BATH — The Maine Department of Transportation closed the Route 1 viaduct in Bath on Wednesday night to perform work on the aging roadway’s guardrail about a month after an SUV crashed through a section and plummeted to the road below.

There were roughly 15-20 DOT workers on the span during the closure that began at 8 p.m. and was expected to last until midnight. They walked its entire length, checking and tightening bolts by hand on the guardrails on the north and south sides of the bridge with the aid of overhead lights towed by two trucks.

Vehicles were rerouted onto streets that pass under the bridge during the closure and traffic was not adversely affected.

The workers appeared to spend extra time on the section of the guardrail where the SUV crashed through the aluminum railing and plunged 40 feet, landing in the bed of a pickup truck traveling on the road below. The bridge’s temporary closure came less than a week after the Portland Press Herald reported that dozens of guardrail bolts were broken, missing and damaged, and that state officials failed to make any repairs after being warned about the condition of the guardrail in at least one prior inspection of the span.

Maine DOT spokesman Ted Talbot could not be reached for comment Wednesday, and has not returned calls from the Press Herald about the viaduct since last Friday.

Transportation Commissioner David Bernhardt and Deputy Commissioner Jonathan Nass did not respond to messages seeking comment.

The Bath viaduct was constructed in 1958, long before the federal government required roadside safety equipment to be crash tested, and is set to be replaced beginning this year at a cost of $15 million. It carries about 18,000 vehicles per day.

Scrutiny of the roadway was prompted by the crash of Melissa Medina, 37, of Windham, who lost control of her 2003 Mercury Mountaineer in icy conditions April 4. A reconstruction of the accident by Bath police found that when Medina’s SUV fishtailed and crossed the center line into oncoming traffic, she over-corrected and struck the bridge railing nearly head-on, flipping upside down and going over the side.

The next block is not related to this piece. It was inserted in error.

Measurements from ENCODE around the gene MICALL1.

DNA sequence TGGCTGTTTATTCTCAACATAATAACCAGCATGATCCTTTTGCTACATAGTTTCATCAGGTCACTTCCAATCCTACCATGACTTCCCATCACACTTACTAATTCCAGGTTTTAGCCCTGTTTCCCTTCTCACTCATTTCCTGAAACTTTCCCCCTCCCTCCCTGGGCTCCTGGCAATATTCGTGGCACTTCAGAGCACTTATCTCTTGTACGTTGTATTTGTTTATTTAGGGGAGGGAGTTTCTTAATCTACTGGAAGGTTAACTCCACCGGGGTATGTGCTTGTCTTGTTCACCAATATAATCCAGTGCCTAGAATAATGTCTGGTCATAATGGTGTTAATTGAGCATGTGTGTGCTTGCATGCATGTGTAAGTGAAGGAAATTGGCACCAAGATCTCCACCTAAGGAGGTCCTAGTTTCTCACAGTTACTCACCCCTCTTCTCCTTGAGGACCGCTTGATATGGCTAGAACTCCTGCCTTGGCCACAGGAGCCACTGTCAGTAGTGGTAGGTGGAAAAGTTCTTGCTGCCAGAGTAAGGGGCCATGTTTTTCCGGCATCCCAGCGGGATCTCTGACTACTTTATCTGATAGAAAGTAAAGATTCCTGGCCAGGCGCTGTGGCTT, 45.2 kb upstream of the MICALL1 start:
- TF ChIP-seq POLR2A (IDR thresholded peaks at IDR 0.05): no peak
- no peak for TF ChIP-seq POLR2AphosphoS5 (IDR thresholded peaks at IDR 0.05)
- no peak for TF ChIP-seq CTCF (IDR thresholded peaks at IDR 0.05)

The bed of a passing Ford F-150 absorbed the impact of the falling SUV, likely saving the lives of Medina and her 12-year-old son, who was riding in the front seat. After about a week in the hospital, Medina and her son were released from Maine Medical Center. They sustained serious but non-life-threatening injuries, and are expected to recover.

About 50 feet of the bridge railing was destroyed in the accident, and state road crews repaired it the next night.

After the investigation by the Press Herald that found missing or broken nuts and bolts, the state ordered an emergency re-inspection of the viaduct’s guardrail system and 30 other bridges with similar aluminum railings. The state also suggested for the first time that it will consider retrofitting bridges with the outdated bridge guardrails to more modern designs that meet current crash-test standards.

The state’s own detailed inspection of the bridge rail found similar results: 39 bolts were missing or broken, 36 nuts were missing from their bolts, 24 railing posts were damaged, and three segments of horizontal railing were damaged.

After the accident, the DOT said road crews had salted the roadway a short time before Medina’s crash, but a Bath police investigation found that the roadway was unsalted at the time. The state agency never clarified or explained the discrepancy.

Talbot, the DOT spokesman, issued a statement criticizing the newspaper’s reporting and defending the DOT’s work.

“Due to the multiple inaccuracies included in the Bath viaduct story and despite repeated efforts to ensure the reporter was able to comprehend the material given to him, combined with an apparent conflict of interest with a Portland Press Herald advertiser, Maine DOT will no longer be participating in gathering information on this subject,” Talbot said in the April 22 statement. “Maine DOT will continue to provide a safe and reliable transportation system, staffed by highly qualified and dedicated professionals.”

Talbot did not identify the alleged inaccuracies, the material that was misunderstood or the conflict of interest.

Reached Wednesday, Assistant Bridge Maintenance Engineer Ben Foster confirmed that work would be performed, but declined to discuss what would be repaired or why the work was ordered.

Staff Writer Dennis Hoey contributed to this report from Bath.

 

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